Mission of the Office for Democratic Institutions and Human Rights of the Organization for Security and Cooperation in Europe (OSCE ODIHR) published an interim report on 24 November on preparation to the elections of the President of Uzbekistan.

The current ODIHR elections observation mission in Uzbekistan is the seventh, but it is the first full-scale mission, with short-term observation of election day (4 December) proceedings.

The report, which covers the period from 2 to 20 November, analyses the election campaign and the election situation in Uzbekistan. The mission called the current elections “an important juncture for Uzbekistan after 25 years of independence under the same head of state”.

OSCE experts noted the changes in the electoral legislation of Uzbekistan after the previous presidential elections in March 2015, highlighting amendments that are based on previous ODIHR recommendations. This includes lowering of the quantity of supporting signatures required for candidate registration from 5% to 1% of voters nationwide and an obligation for the Central Election Commission (CEC) to publish its resolutions on the official website.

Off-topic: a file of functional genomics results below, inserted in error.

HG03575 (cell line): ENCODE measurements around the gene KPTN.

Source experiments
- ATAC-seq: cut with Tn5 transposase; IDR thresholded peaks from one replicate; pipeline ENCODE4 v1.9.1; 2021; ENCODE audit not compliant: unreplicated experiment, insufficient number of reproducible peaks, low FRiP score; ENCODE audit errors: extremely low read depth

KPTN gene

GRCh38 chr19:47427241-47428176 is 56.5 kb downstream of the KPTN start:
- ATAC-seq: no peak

Following the call for the presidential election, the CEC adopted and posted on its website 55 decisions. To facilitate independent participation and further protection of electoral rights of voters with disabilities, the CEC passed a regulation addressing the needs of persons with disabilities. For the first time, some ballots will be printed in braille, a tactile writing system, the report noted.

Describing the election campaign itself, the experts drew attention to presidential candidates use of videoconferencing for the first time in history to reach a higher number of voters. At the same time, the ODIHR experts said there were no debates yet between the candidates, although debating is foreseen in legislative amendments introduced last year.

Representatives of the OSCE mission noted the similarity of strategies used by the candidates to promote their electoral programs. “The prevalent campaign discourse stresses continuity and stability during this unprecedented transition of power,” said the report.

The authors also point to a number of shortcomings in the electoral process, in particular, absence of a single electronic register of voters. According to the Central Election Commission, such register is currently being developed and should be fully functional by the next elections in the country.